Eating, drinking and ogling Mr. Darcy

Riverside Jane Austen-based author comes to FP for cooking class/book discussion

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By Amy Malina

Contributing writer

Karen Doornebos – author of Definitely Not Mr. Darcy and the new novel, Undressing Mr. Darcy – will be talking about her newest book at Flavours Cooking School this Thursday, Feb 20, from 7 - 9 p.m., during a class that features a very hopeful spring-themed menu in which attendees will learn to make something delectable and of course drink wine, because what is a book discussion without wine, after all?

Doornebos pens "Austenalia" (at least for her first two novels) – books inspired by the world of Jane Austen. The Jane Austen Society of North America (of which Doornebos is a member) considers the genre to include historical fiction set in the British Regency era or contemporary versions of Austen plots (like Bridget Jones' Diary).

 Doornebos – her Dutch married name means "thornbush" – is anything but thorny: A Riverside resident, she's enthusiastic, and eager to share her extensive knowledge of all things Jane Austen.

She is former copy writer who worked on accounts for such big advertising agencies as Foote, Cone & Belding and Leo Burnett, mostly for food and drink brands. Doornebos began her writing career at 21 when she moved to London to work for a management consulting firm, writing copy for some sadly tedious pension brochures. After that she traveled throughout Europe, all the way to Moscow, doing environmental cleanup as a volunteer. 

The first novel lay incomplete for a decade while Doornebos tinkered with it, until, on a whim, she signed up for a continuing studies workshop called "A Weekend with Your Novel" at her alma mater, University of Wisconsin at Madison. Each participant submitted a couple of chapters, and Doornebos was taken aside by one of the professors, who told her, "you've really got something – finish it!" Inspired anew, she did exactly that.

Definitely Not Mr. Darcy was written in appropriately romantic surroundings at the beautiful Riverside library. 

"It's about a divorced single mother who finds herself up to her corset in a British Jane Austen dating reality show –  set in 1812," she explained in 2011.

The current one, done under contract and with looming deadlines, was done at her dining room table, while Doornebos' son and daughter were at school. These days she works in slightly less glamorous surroundings at home, without the distractions of a whole library beckoning her – "I just couldn't deal with the distraction of all those books!" 

Doornebos comes from a creative family. Growing up in Chicago's Beverly neighborhood, her parents were both fine artists who made careers of illustrating children's textbooks. Her mother was also editorial art director for the Chicago Tribune.  

"My daughter, who is 13, has already written three novels of about 18,000 words each," says Doornebos with pride in her literarily-inclined offspring.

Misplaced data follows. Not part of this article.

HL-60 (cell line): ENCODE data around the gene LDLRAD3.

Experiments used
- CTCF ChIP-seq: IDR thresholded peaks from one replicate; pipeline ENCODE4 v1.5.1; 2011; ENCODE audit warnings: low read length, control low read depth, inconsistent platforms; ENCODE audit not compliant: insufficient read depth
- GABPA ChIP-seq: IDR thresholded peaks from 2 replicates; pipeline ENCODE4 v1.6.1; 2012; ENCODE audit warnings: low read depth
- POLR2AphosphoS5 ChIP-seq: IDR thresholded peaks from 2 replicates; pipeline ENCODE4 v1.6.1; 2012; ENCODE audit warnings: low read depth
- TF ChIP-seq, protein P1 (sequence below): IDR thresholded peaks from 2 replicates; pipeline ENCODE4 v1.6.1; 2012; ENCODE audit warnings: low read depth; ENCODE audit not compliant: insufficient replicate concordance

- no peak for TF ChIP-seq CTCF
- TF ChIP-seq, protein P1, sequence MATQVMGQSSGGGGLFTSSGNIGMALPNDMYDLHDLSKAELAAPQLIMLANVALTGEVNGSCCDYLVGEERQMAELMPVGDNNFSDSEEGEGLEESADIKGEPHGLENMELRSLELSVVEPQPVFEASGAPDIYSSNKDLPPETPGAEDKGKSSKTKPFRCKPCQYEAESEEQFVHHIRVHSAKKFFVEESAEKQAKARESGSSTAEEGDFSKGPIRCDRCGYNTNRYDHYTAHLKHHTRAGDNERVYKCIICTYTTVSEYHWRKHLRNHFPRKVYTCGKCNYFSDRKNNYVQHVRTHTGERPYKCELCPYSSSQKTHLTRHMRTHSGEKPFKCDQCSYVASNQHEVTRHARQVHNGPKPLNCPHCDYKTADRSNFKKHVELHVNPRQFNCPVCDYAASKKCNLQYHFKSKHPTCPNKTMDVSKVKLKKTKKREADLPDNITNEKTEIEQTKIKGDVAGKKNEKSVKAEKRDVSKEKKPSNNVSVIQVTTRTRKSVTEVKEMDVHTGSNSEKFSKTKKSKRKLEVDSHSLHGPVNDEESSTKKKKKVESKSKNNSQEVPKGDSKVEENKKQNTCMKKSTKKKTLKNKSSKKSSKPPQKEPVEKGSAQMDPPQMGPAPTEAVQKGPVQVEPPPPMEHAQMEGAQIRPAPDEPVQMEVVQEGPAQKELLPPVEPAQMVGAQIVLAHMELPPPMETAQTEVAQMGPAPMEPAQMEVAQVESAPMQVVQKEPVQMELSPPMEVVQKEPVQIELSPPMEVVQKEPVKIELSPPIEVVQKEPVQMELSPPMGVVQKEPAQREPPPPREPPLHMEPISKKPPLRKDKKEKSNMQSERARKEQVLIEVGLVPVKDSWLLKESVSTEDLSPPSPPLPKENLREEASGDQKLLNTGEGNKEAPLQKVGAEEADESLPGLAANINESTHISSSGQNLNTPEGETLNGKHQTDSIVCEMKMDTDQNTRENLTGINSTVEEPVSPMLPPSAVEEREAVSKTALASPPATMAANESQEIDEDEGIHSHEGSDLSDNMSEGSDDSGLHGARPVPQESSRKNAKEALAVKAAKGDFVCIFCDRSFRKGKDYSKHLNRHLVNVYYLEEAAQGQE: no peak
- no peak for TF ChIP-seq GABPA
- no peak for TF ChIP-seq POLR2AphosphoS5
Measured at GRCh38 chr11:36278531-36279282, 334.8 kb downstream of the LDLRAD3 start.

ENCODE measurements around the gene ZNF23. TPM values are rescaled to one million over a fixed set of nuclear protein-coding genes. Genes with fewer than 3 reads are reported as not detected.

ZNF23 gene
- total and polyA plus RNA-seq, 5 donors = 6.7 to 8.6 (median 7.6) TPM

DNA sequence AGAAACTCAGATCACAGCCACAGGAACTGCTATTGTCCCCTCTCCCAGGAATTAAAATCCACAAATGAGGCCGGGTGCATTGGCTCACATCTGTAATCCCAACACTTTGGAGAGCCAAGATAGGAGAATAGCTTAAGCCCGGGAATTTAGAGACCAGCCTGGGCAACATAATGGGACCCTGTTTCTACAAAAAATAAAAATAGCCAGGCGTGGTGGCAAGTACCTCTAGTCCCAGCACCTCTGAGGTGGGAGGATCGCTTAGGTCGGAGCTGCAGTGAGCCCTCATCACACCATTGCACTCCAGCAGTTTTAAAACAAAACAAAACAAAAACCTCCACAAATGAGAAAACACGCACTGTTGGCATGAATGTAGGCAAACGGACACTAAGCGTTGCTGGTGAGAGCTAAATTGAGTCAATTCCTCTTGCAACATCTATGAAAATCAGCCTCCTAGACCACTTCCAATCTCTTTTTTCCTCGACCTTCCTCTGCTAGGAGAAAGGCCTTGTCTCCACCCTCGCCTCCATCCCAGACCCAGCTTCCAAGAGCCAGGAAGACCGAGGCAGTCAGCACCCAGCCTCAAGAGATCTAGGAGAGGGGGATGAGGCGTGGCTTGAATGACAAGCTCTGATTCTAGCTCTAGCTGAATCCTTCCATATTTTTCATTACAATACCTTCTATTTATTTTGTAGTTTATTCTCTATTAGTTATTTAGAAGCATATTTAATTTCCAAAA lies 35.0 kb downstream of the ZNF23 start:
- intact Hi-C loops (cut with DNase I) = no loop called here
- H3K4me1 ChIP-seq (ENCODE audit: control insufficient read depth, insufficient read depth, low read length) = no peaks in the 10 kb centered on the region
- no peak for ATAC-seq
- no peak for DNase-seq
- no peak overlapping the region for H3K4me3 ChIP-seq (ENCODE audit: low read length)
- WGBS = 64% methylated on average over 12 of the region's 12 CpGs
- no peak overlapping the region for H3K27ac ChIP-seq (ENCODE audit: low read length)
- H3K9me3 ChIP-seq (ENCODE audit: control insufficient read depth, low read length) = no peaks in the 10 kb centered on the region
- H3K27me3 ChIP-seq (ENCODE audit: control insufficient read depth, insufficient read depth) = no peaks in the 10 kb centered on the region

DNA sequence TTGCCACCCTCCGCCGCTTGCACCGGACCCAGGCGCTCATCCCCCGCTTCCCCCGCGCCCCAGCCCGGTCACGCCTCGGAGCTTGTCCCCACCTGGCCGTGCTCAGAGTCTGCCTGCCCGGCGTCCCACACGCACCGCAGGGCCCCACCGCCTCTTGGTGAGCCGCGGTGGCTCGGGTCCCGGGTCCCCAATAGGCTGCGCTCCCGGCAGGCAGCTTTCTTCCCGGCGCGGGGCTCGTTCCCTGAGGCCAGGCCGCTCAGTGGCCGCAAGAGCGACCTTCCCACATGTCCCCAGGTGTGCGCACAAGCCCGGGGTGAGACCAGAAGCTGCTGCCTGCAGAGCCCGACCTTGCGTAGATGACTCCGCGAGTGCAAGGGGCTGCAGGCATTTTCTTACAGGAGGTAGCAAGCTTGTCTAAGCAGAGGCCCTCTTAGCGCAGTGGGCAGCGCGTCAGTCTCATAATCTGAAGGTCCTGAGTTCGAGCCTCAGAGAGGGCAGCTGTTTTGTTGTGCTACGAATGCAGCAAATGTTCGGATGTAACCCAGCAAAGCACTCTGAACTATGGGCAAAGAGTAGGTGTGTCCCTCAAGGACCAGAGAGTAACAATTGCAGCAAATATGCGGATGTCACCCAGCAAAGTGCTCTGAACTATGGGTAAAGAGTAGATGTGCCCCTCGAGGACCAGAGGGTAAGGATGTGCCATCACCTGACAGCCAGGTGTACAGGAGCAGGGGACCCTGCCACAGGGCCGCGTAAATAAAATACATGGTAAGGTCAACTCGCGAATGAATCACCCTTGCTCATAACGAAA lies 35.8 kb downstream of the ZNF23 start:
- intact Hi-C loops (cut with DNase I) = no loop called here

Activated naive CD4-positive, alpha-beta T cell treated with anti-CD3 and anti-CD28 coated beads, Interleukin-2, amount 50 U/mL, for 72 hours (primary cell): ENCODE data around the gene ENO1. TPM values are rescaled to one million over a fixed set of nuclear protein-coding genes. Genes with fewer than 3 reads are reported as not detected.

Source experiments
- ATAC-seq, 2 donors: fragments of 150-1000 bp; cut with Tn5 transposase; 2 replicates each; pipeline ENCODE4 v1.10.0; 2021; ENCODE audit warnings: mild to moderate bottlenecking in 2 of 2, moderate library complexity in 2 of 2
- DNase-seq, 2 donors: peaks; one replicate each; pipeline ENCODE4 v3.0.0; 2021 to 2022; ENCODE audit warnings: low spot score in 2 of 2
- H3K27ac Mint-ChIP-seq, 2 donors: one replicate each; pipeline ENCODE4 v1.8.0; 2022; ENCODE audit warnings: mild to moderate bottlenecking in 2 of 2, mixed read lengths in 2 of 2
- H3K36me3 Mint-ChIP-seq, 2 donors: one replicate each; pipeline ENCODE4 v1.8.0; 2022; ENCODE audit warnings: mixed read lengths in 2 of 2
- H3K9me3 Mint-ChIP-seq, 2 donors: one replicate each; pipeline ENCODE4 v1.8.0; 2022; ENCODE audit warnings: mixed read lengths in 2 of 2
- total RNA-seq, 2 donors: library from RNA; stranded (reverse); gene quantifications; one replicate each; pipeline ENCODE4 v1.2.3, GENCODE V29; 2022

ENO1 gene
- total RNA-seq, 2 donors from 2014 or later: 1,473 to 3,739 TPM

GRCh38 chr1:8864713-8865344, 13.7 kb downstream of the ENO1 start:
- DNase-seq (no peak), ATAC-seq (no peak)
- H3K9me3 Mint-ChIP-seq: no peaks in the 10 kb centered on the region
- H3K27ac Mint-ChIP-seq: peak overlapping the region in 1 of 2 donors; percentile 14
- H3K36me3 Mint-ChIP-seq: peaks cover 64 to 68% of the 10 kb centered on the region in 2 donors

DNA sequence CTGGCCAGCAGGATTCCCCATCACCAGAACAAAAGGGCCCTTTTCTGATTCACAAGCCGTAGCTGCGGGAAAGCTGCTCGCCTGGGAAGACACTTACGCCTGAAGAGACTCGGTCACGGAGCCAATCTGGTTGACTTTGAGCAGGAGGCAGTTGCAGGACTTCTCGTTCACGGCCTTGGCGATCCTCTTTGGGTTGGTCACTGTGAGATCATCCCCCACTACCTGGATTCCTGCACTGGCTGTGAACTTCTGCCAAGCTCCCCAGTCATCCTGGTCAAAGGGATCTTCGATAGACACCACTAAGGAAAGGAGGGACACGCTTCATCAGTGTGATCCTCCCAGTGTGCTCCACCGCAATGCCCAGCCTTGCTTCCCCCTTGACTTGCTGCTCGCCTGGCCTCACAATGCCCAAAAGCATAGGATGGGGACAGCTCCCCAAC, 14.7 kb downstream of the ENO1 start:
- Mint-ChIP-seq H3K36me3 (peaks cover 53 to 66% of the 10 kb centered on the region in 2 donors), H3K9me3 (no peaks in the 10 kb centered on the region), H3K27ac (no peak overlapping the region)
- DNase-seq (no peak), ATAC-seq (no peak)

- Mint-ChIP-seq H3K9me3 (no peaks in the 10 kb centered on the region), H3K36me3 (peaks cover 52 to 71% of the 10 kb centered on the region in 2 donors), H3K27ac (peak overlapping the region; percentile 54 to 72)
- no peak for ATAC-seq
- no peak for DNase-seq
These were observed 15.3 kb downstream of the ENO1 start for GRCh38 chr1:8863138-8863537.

Doornebos is a member of the Romance Writers of America.

Her books "straddle multiple genres," Doonebos said. "The official classification is 'women's fiction' but it does appeal to romance readers too. I love romantic comedies with a twist." 

Racier than Austen but as observant of human nature, Undressing Mr. Darcy is thoroughly contemporary, fast-paced and amusing, and an Austen or England neophyte can even learn quite a bit from it – the details and historical asides are colorful and entertaining.

Hollywood is a distinct future possibility for Doornebos. "The studio that did Rain Man expressed interested in Definitely Not Mr. Darcy, though there has been nothing solid yet." And with the second novel now making its rounds, Doornebos says her agent is again after her for more proposals.

Doornebos has only high praise for Flavours owner Denise Norton, "who is going to be a protagonist in a future novel. She is inspiring!" Norton created the menus for the events connected to both Definitely Not Mr. Darcy and Undressing Mr. Darcy. The first event was too-too-English, with scones and cucumber sandwiches; the second (see above) branches out a bit, though still offering the appropriately genteel feeling. And wine – never forget, there will be wine… 

Doornebos also loves Centuries & Sleuths, the other event sponsor, and laments the lack of a Riverside book shop. "We are always going to Forest Park and Oak Park to buy books!" 

For Undressing, Doornebos lived in England again, and her research offers her readers a vivid look at the architecture, history and odd cultural quirks that, as she describes them, make a visit to London seem irresistibly attractive. 

"My days were packed!" says Doornebos. "London and of course Chawton (Jane Austen's house, a gift from her brother), where visitors can see what daily life was like for Austen, her mother and her sister who lived there with her. They had one servant, maybe two. They were always sewing; they baked their own bread, made their own beer and wine," she said.

"We cannot even imagine the amount of work they did. They did not even have a horse – just a donkey and a cart," she adds. 

Doornebos, now something of an Austen authority, moves her characters swiftly through a plot garnished with fascinating tidbits such as these. 

For more information, or to get yourself and perhaps your book club in on a lively evening of "Food and Fiction with Karen Doornebos" see the  Flavour Cooking School website. 

Reader Comments

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Karen Doornebos from Riverside  

Posted: February 12th, 2014 1:03 PM

Thank you for this fabulous article! Hope your readers join us & help combat cabin fever!

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